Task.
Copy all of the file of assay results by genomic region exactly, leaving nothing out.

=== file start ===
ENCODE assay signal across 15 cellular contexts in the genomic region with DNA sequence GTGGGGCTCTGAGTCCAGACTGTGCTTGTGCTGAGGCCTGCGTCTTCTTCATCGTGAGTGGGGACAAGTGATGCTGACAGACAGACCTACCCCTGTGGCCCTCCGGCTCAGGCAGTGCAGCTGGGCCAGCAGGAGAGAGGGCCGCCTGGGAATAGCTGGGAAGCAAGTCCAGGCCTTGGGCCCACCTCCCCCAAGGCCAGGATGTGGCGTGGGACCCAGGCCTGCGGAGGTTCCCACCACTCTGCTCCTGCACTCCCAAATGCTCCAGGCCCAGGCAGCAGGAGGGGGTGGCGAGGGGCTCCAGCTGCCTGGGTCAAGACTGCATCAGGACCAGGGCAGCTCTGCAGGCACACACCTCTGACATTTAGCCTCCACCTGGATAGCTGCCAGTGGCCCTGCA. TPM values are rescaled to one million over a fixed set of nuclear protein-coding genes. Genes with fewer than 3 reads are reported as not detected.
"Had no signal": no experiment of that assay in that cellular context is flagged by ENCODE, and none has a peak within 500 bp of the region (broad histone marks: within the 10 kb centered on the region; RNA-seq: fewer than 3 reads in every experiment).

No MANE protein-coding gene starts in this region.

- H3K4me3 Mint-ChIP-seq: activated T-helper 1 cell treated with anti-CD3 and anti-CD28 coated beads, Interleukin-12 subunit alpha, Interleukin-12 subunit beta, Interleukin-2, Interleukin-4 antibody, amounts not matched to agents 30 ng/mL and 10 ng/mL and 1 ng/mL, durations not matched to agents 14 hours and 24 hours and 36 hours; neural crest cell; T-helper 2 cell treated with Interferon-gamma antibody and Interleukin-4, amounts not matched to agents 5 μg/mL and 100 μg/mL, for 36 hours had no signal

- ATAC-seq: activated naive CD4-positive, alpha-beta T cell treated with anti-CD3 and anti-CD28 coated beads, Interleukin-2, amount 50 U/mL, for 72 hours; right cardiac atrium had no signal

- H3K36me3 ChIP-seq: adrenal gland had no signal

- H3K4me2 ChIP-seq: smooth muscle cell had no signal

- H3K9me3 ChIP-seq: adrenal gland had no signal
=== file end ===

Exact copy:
ENCODE assay signal across 15 cellular contexts in the genomic region with DNA sequence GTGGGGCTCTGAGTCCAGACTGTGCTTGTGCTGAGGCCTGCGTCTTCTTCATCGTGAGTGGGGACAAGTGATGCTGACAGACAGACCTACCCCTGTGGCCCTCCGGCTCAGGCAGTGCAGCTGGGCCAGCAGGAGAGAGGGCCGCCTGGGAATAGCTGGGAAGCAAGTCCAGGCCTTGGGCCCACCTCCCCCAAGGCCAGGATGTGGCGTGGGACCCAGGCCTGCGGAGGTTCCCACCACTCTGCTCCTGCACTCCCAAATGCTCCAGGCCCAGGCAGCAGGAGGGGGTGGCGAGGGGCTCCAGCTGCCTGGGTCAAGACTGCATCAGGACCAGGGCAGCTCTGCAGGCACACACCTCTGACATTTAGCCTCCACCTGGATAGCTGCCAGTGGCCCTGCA. TPM values are rescaled to one million over a fixed set of nuclear protein-coding genes. Genes with fewer than 3 reads are reported as not detected.
"Had no signal": no experiment of that assay in that cellular context is flagged by ENCODE, and none has a peak within 500 bp of the region (broad histone marks: within the 10 kb centered on the region; RNA-seq: fewer than 3 reads in every experiment).

No MANE protein-coding gene starts in this region.

- H3K4me3 Mint-ChIP-seq: activated T-helper 1 cell treated with anti-CD3 and anti-CD28 coated beads, Interleukin-12 subunit alpha, Interleukin-12 subunit beta, Interleukin-2, Interleukin-4 antibody, amounts not matched to agents 30 ng/mL and 10 ng/mL and 1 ng/mL, durations not matched to agents 14 hours and 24 hours and 36 hours; neural crest cell; T-helper 2 cell treated with Interferon-gamma antibody and Interleukin-4, amounts not matched to agents 5 μg/mL and 100 μg/mL, for 36 hours had no signal

- ATAC-seq: activated naive CD4-positive, alpha-beta T cell treated with anti-CD3 and anti-CD28 coated beads, Interleukin-2, amount 50 U/mL, for 72 hours; right cardiac atrium had no signal

- H3K36me3 ChIP-seq: adrenal gland had no signal

- H3K4me2 ChIP-seq: smooth muscle cell had no signal

- H3K9me3 ChIP-seq: adrenal gland had no signal